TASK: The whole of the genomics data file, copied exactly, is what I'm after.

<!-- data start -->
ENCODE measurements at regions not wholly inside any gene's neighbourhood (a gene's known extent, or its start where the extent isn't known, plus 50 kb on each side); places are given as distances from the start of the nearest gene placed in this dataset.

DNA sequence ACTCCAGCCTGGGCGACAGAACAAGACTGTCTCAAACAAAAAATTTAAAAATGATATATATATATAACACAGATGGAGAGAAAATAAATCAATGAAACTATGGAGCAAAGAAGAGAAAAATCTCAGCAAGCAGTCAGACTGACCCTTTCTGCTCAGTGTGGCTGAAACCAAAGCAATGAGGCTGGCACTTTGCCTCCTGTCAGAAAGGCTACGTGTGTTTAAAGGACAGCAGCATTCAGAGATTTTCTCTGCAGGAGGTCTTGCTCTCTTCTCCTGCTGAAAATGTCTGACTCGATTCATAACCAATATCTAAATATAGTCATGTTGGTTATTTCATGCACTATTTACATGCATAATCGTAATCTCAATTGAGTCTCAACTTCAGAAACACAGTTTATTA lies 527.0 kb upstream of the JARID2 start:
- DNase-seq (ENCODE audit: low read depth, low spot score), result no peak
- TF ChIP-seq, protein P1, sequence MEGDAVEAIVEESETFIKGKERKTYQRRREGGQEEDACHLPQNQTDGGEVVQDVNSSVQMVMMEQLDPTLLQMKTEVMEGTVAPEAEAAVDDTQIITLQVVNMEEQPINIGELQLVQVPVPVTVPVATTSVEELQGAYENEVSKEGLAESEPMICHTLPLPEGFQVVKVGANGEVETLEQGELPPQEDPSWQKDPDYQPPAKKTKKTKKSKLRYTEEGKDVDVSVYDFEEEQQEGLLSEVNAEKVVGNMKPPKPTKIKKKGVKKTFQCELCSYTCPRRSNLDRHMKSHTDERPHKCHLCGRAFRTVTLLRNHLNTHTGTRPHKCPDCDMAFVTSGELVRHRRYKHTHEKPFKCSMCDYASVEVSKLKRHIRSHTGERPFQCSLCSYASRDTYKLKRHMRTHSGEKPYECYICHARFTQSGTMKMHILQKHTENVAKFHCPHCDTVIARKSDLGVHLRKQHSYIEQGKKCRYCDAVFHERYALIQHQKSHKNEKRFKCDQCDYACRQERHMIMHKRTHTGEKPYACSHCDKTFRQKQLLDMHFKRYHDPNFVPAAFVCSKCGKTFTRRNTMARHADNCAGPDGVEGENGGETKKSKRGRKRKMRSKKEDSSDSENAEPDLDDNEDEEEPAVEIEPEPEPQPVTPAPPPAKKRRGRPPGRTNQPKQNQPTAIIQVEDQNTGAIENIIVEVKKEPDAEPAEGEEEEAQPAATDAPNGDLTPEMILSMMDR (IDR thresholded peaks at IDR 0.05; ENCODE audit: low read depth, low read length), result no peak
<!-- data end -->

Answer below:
ENCODE measurements at regions not wholly inside any gene's neighbourhood (a gene's known extent, or its start where the extent isn't known, plus 50 kb on each side); places are given as distances from the start of the nearest gene placed in this dataset.

DNA sequence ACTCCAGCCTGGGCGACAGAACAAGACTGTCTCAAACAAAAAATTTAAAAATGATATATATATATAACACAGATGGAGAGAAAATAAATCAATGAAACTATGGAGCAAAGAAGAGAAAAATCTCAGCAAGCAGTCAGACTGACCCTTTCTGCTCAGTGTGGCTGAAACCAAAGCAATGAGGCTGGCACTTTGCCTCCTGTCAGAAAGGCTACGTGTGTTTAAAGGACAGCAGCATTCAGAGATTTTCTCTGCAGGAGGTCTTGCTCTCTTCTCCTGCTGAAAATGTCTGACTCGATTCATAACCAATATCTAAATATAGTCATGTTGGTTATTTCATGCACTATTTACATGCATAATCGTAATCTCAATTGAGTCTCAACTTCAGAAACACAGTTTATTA lies 527.0 kb upstream of the JARID2 start:
- DNase-seq (ENCODE audit: low read depth, low spot score), result no peak
- TF ChIP-seq, protein P1, sequence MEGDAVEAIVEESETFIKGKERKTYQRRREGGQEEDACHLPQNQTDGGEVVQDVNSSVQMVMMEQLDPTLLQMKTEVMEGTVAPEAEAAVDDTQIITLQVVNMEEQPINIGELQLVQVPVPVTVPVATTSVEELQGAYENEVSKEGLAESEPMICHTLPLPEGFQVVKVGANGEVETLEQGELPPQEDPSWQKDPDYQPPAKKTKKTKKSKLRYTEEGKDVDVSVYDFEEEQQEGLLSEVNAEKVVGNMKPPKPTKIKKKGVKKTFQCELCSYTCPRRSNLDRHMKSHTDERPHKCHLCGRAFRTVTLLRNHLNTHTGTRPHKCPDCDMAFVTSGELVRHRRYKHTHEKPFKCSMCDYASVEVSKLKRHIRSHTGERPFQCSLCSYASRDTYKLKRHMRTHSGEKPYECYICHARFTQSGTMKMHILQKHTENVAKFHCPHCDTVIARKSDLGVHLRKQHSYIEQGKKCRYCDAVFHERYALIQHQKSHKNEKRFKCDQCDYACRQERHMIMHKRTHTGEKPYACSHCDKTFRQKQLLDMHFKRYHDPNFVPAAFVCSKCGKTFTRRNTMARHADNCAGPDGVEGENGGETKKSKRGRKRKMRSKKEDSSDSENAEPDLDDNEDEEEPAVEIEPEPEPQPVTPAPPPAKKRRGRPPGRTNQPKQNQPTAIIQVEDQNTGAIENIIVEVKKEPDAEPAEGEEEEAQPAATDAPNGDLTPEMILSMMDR (IDR thresholded peaks at IDR 0.05; ENCODE audit: low read depth, low read length), result no peak